Biden and Trump win Michigan primaries, edging closer to a rematch

President Joe Biden and former President Donald Trump have won the Michigan primaries, further solidifying the all-but-certain rematch between the two men

Updated - February 28, 2024 08:25 am IST

Published - February 28, 2024 08:22 am IST - DEARBORN, Mich.

President Joe Biden and former President Donald Trump won the Michigan primaries on February 27. File

President Joe Biden and former President Donald Trump won the Michigan primaries on February 27. File | Photo Credit: AP

President Joe Biden and former President Donald Trump won the Michigan primaries on February 27, further solidifying the all-but-certain rematch between the two men.

Mr. Biden defeated Minnesota Rep. Dean Phillips, his one significant opponent left in the Democratic primary. But Democrats were also closely watching the results of the “uncommitted” vote, as Michigan has become the epicentre for dissatisfied members of Mr. Biden’s coalition that propelled him to victory in the state — and nationally — in 2020. The number of “uncommitted” votes has already surpassed the 10,000-vote margin by which Mr. Trump won Michigan in 2016, surpassing a goal set by organisers of this year’s protest effort.

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As for Mr. Trump, he has now swept the first five states on the Republican primary calendar. His victory in Michigan over his last major primary challenger, former U.N. Ambassador Nikki Haley, comes after the former president defeated her by 20 percentage points in her home state of South Carolina on Saturday. The Trump campaign is looking to lock up the 1,215 delegates needed to secure the Republican nomination sometime in mid-March.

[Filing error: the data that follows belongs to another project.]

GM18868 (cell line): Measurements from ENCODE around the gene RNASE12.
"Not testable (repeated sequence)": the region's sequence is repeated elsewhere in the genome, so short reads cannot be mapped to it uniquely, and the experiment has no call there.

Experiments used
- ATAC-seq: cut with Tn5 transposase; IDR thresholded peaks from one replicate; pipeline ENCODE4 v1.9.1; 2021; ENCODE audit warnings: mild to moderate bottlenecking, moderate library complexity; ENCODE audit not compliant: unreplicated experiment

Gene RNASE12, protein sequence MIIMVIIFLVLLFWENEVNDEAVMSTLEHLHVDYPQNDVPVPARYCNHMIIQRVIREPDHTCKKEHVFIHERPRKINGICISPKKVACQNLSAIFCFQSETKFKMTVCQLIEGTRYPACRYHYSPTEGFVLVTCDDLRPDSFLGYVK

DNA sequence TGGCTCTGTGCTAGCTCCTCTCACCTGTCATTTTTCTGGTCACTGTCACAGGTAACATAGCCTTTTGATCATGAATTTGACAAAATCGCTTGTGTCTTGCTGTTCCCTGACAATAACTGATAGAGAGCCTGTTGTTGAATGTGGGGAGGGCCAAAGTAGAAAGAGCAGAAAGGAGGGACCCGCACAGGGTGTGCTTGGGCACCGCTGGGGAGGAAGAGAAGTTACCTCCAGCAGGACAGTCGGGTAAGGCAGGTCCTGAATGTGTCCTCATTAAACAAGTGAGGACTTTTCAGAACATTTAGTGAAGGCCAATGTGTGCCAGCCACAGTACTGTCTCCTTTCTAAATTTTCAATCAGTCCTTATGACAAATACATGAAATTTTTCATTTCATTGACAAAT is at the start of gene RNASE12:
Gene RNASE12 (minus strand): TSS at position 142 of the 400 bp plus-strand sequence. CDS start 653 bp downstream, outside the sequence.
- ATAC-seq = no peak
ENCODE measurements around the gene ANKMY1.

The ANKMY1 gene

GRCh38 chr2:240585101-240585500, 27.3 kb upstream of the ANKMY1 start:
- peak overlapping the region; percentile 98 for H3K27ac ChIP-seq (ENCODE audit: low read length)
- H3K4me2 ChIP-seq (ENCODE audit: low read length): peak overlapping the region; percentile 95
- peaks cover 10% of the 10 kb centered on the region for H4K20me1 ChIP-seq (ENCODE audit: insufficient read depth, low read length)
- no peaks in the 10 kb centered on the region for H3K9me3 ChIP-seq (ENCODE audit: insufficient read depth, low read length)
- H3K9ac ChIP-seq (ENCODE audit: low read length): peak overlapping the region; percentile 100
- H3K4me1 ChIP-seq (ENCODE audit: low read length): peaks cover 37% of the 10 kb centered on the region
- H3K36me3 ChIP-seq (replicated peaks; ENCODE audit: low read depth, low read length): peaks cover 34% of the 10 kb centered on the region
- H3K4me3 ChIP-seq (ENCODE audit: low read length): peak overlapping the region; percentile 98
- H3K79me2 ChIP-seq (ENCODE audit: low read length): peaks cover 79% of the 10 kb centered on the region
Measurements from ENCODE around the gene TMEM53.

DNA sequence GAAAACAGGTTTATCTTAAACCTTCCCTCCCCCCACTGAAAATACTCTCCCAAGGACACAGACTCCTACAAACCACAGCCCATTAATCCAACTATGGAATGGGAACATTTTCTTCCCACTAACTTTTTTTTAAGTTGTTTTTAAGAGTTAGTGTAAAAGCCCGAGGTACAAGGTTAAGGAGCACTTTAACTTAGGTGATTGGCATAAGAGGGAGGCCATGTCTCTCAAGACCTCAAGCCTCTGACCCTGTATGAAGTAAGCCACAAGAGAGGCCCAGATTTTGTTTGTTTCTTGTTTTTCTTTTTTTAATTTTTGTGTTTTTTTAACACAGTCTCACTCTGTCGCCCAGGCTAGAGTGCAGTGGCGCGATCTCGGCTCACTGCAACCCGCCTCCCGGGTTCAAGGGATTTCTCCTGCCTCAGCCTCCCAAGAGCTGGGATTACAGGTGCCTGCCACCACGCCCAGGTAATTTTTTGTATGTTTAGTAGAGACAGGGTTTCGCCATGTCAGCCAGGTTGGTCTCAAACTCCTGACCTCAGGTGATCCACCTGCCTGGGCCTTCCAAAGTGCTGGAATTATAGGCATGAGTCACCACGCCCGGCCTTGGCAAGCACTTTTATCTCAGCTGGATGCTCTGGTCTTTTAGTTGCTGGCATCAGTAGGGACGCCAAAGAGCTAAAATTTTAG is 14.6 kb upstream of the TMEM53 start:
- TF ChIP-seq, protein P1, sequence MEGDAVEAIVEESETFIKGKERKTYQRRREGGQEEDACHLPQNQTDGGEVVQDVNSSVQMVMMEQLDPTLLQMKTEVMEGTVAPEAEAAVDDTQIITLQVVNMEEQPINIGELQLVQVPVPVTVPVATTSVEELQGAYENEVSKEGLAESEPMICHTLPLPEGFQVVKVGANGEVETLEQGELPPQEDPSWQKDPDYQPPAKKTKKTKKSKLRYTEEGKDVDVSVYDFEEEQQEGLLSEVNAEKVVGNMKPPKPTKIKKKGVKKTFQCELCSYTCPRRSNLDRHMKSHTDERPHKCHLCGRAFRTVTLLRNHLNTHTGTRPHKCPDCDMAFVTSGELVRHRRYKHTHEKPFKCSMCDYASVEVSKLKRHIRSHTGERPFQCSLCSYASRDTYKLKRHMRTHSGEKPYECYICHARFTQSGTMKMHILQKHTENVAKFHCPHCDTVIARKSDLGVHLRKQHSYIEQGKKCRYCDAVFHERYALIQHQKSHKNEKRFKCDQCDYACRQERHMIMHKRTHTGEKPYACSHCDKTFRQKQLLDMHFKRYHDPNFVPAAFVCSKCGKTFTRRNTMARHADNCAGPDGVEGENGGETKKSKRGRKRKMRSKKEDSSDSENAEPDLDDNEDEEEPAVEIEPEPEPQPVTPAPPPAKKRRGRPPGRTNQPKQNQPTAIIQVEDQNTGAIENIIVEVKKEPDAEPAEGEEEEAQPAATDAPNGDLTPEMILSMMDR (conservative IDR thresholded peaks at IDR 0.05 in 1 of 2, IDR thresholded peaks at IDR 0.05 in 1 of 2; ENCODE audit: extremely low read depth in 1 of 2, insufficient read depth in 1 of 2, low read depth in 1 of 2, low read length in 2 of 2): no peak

Both campaigns are watching Tuesday’s results for more than just whether they won as expected. For Mr. Biden, a large number of voters choosing “uncommitted” could mean he’s in significant trouble with parts of the Democratic base in a state he can hardly afford to lose in November. Mr. Trump, meanwhile, has underperformed with suburban voters and people with a college degree, and faces a faction within his own party that believes he broke the law in one or more of the criminal cases against him.

Mr. Biden has already sailed to wins in South Carolina, Nevada and New Hampshire. The New Hampshire victory came via a write-in campaign as Mr. Biden did not formally appear on the ballot after the state broke the national party rules by going ahead of South Carolina, which had been designated to go first among the Democratic nominating contests.

Both the White House and Mr. Biden campaign officials have made trips to Michigan in recent weeks to talk with community leaders about the Israel-Hamas war and how Mr. Biden has approached the conflict, but those leaders, along with organisers of the “uncommitted” effort, have been undeterred.

The robust grassroots effort, which has been encouraging voters to select “uncommitted” as a way to register objections to his handling of Israel’s ongoing war in Gaza, has been Mr. Biden’s most significant political challenge in the early contests. That push, which began in earnest just a few weeks ago, has been backed by officials such as Democratic Rep. Rashida Tlaib, the first Palestinian American woman in Congress, and former Rep. Andy Levin.

Our Revolution, the organising group once tied to Sen. Bernie Sanders, I-Vt., had also urged progressive voters to choose “uncommitted” Tuesday, saying it would send a message to Mr. Biden to “change course NOW on Gaza or else risk losing Michigan to Mr. Trump in November.”

Republican presidential candidate former President Donald Trump speaks at a primary election night party at the South Carolina State Fairgrounds in Columbia, S.C..

Republican presidential candidate former President Donald Trump speaks at a primary election night party at the South Carolina State Fairgrounds in Columbia, S.C.. | Photo Credit: AP